• Technology shapes how we live (radio, television, computer, biotechnology)

  • Pushes KM, doesn’t drive it

  • Facilitates flow of knowledge

    • One look, one feel

    • Easy access

    • Easy dissemination (push-pull)

    • Different storage (from paper to digits)


Knowledge sharing and transfer requires trust l.jpg
Knowledge sharing and transfer requires trust the Two Types of Knowledge

  • Trust is hard to build in cyberspace

  • Trust usually requires initial face-to-face

  • Sharing must be open and reciprocal

  • Based upon a commonality

  • Time to do so

  • Social identity in cyberspace


Shift from managing stocks of stuff to managing flows of knowledge nielson l.jpg
Shift from Managing Stocks of Stuff to Managing Flows of Knowledge (Nielson)

  • Librarians use to managing stuff

    • Books

    • Magazines

    • Cassettes

  • Administrators use to managing stuff

    • Buildings and furniture, land

    • People

    • Money

  • Automators use to Managing Stuff

    • Computers

    • Fiber optics

    • Bandwidth


Km embraces the learning organization and the kbo l.jpg
KM Embraces the Learning Organization and the KBO Knowledge (Nielson)

  • Peter Senge, The Fifth Discipline

  • Learning Styles (Visual, Auditory, Kinesthetic)

  • Change Intervention Styles (Engineer, Teacher, Socializer, Commander)

  • Adult Learning Theory (Experiential, Critical Reflection, Self-Directed)

  • Share knowledge to learn quicker, relearn and “unlearn” faster

  • What is a KBO?


Knowledge requires capture organization access and leverage l.jpg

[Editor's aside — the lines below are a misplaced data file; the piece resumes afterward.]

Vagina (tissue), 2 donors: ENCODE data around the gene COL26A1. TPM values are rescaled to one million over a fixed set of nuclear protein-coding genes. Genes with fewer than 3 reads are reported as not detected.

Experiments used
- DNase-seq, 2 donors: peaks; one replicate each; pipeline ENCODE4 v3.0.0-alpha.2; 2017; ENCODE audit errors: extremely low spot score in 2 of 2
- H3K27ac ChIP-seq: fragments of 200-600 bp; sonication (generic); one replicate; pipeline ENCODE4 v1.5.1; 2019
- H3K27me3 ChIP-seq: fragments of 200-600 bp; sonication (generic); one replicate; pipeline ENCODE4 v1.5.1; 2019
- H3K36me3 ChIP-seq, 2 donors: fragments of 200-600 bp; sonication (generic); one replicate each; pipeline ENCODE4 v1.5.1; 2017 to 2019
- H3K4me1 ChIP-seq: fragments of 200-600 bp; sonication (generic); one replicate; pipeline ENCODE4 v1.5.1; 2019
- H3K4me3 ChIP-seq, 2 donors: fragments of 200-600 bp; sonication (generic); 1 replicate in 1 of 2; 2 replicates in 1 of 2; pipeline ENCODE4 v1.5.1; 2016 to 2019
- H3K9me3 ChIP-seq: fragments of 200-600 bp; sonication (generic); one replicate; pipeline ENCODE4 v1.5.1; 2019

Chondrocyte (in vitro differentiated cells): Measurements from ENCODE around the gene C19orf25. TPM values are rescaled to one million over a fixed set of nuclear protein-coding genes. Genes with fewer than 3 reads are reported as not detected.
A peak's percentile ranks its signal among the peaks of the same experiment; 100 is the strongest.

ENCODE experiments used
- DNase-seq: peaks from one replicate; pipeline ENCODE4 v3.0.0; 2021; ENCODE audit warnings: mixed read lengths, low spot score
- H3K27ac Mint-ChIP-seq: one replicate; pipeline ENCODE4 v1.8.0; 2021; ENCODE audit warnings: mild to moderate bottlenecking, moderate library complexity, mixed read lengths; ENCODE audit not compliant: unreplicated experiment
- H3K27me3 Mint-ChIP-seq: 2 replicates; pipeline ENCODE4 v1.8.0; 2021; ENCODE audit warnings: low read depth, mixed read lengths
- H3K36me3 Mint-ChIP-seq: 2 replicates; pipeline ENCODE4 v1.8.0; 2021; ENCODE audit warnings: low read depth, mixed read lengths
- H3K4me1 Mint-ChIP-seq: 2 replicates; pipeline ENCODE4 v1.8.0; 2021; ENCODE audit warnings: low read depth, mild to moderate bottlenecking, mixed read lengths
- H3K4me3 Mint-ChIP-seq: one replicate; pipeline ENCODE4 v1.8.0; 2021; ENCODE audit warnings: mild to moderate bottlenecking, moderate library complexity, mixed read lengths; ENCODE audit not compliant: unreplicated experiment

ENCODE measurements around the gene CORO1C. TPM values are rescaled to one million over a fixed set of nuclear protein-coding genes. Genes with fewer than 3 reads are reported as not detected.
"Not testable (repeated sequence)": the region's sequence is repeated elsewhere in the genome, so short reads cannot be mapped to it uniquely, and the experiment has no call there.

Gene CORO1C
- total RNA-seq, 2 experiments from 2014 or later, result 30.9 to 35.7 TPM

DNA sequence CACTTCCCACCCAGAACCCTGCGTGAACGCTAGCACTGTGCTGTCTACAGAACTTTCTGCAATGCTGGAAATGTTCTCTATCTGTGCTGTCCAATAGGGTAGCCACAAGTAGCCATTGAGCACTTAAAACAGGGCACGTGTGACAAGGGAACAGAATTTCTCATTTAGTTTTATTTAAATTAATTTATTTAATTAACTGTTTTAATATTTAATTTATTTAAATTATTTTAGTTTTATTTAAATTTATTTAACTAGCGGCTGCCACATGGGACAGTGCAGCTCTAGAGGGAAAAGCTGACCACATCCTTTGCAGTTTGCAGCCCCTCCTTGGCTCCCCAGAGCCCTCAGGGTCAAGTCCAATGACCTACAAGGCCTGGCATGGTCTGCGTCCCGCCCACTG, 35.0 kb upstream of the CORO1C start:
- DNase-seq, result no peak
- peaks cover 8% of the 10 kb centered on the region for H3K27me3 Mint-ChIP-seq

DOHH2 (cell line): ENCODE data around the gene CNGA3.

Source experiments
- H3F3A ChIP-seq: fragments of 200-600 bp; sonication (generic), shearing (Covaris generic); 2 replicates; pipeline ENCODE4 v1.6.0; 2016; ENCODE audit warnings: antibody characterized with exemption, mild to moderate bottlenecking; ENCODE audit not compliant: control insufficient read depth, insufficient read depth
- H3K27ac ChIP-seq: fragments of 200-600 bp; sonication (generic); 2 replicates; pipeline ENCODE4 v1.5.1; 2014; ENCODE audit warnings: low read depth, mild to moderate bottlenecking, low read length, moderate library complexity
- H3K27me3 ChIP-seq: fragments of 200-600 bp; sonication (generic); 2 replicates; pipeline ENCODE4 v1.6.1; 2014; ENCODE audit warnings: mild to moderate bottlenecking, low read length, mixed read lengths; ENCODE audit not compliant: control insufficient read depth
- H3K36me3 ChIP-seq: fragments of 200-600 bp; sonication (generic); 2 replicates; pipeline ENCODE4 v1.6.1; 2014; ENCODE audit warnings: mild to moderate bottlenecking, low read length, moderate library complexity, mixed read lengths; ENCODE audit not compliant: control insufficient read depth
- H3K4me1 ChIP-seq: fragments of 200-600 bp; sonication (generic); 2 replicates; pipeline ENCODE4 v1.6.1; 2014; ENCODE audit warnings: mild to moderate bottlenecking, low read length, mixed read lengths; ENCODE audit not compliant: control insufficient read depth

OLD WAY Knowledge (Nielson)

Capture form is written, auditory or graphical representations

Organization is via tables of content, indexes, classification systems used by publishers, libraries, etc

Access when physical body goes to where the knowledge is located…a library, a company, a research laboratory, a school

Tacit knowledge rarely tapped

Leverage is a sum game

NEW WAY

Capture from is digits in cyberspace

Organization via software programs designed upon engineering principles, mathematical equations, word associations in cyberspace 24/7/365

Access wherever the physical bodies link via computers

Tacit knowledge tapped using many different technological tools

Leverage is exponential, multiples upon multiples

Knowledge Requires Capture, Organization, Access andLeverage


Knowledge work activities l.jpg
Knowledge Work Activities Knowledge (Nielson)



Km is different from a kms l.jpg
KM is different from a KMS KM

  • KM is whole ball of wax (people, technology, processes, learning, business)

  • KMS is a knowledge management system that makes it happen

  • KMS is comprised of four components

    • Content management applications

    • Expertise locator applications

    • Collaboration

    • Portal

  • All tightly integrated


Km important lessons learned l.jpg
KM Important Lessons Learned KM

  • KM - beyond fad – a distinct management concept suggesting it’s prudent to manage the intellectual assets of an enterprise, to cultivate for advantage in the marketplace

  • KM is complex, integrative with other disciplines

  • Old skills and abilities don’t necessarily work in KM environment – must be redefined, polished, updated

  • Principles and concepts are not new- what’s new is the merger with technology to do so and practical applications

  • Librarians have many skills that apply to KM


ad